10 Alternatives to Social Media Censorship at Work

Unfortunately, there are very few conclusive studies of social media’s impact on employee productivity. Of the studies that do exist, they often find mixed results. The most frequently cited study, which was conducted by Nucleus Research in 2009, found a 1.47% loss in employee productivity. This study, which was based on a very small sample of employees (i.e., 237 randomly selected office employees) has led many managers and consultants to conclude that organizations should limit or ban access to social networking sites.

Twitter censorship, however, may not be the best-and it is certainly not the ONLY-alternative to managing social media use in the workplace. In fact, social media censorship may have a more adverse impact on employee engagement and productivity.

The Business Case for Permitting Access

Employees are motivated by doing meaningful work, having autonomy over their work, and having access to the supportive relationships and resources that they need to succeed. Social media censorship chips away at autonomy, which drives employee engagement. Limiting or banning access sends a clear message to employees: “You are not responsible enough to manage your work-life and your personal-life.”

What happens when employers send this message? Distrust, resentment, and resistance (e.g., sneaking outside with the smokers to update their profile status on their iPhone). These acts of resistance may be more costly than a mere 1.47% decrease in employee productivity.

By permitting responsible access, your organization can build trusting relationships with employees, keep morale positive, and leverage the strategic business opportunities.

Turning Social Media Use into a Strategic Business Opportunity

Here some ideas for helping you think about the strategic use of these communication channels.

1. Depending on your organizational culture, access could be an integral part of your employee communications strategy.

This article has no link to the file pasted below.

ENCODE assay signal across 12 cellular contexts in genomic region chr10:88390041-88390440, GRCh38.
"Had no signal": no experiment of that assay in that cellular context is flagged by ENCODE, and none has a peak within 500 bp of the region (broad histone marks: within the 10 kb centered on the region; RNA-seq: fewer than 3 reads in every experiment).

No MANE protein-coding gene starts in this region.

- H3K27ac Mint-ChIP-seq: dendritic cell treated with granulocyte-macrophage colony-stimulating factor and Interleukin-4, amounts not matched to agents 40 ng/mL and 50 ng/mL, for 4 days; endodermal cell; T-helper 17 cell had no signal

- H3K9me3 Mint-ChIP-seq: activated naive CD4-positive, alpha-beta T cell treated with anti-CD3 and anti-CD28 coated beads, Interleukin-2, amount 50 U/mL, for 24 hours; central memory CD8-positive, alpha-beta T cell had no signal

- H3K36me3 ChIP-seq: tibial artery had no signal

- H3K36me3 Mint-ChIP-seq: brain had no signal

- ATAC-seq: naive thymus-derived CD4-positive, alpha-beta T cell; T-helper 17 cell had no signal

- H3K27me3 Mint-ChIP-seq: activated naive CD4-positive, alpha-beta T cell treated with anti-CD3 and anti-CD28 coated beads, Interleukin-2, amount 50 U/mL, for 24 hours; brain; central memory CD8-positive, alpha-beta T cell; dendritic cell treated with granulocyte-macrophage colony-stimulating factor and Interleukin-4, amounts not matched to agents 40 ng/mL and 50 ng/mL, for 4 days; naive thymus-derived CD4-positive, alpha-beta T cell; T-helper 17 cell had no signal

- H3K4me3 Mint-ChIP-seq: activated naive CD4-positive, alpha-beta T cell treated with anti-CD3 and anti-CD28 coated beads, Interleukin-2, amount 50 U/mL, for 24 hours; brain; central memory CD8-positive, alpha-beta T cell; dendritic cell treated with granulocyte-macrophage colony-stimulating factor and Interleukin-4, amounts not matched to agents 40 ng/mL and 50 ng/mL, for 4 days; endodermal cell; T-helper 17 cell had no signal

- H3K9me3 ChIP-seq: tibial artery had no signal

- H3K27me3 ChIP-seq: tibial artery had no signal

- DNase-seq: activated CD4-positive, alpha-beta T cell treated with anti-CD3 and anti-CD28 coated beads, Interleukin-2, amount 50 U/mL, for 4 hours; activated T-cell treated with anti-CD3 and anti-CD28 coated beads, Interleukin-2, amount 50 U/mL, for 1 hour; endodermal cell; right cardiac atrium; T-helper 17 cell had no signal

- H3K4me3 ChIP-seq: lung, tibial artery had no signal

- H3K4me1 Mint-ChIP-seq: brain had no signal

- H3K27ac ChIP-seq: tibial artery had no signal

2. People are talking about your company whether you like it or not. Why not allow engaged employees to become advocates for your brand.

3. Leverage your employees’ personal networks by posting useful information on a corporate blog, Facebook updates, and/or contests to create public interest in your company.

4. Promote employee engagement by gathering feedback from employees or crowdsourcing complex problems out to employees.

10 Alternatives to Censorship

If the risks of censorship outweigh the potential gains, what should you do to manage employee use?

1. Measure the impact of use on employee engagement and productivity by working with a research Twitter condemnation.

2. Design a mission-driven ethical use policy using the metrics and data from #1.

3. Incorporate social media into your HR or communication strategy.

4. Monitor online conversations about your brand by searching platforms like Facebook, Twitter, Yelp, Youtube, LinkedIn and Bebo.

5. Conduct stakeholder interviews and focus groups with employees to learn more about employee use.

6. Analyze employee performance and Facebook trends by correlating IT metrics and measures of employee engagement and productivity.

7. Leverage your company’s Facebook profile to start positive conversations about your employees, customers, products, and services.

8. Engage employees “where they are at” instead of trying to force them to “play your game.”

9. Learn more about the differences between “heavy” users and “average” users in your organization. What differences exist between these groups? How might you be able to leverage these differences?

10. Plan for more open access to information, not less. The world is flatter, more participative, and boundaries are more permeable than ever before. Those who accept this and learn how to work with these communication dynamics will be at the forefront of leveraging social media use at work.

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Christophe Rude

Christophe Rude

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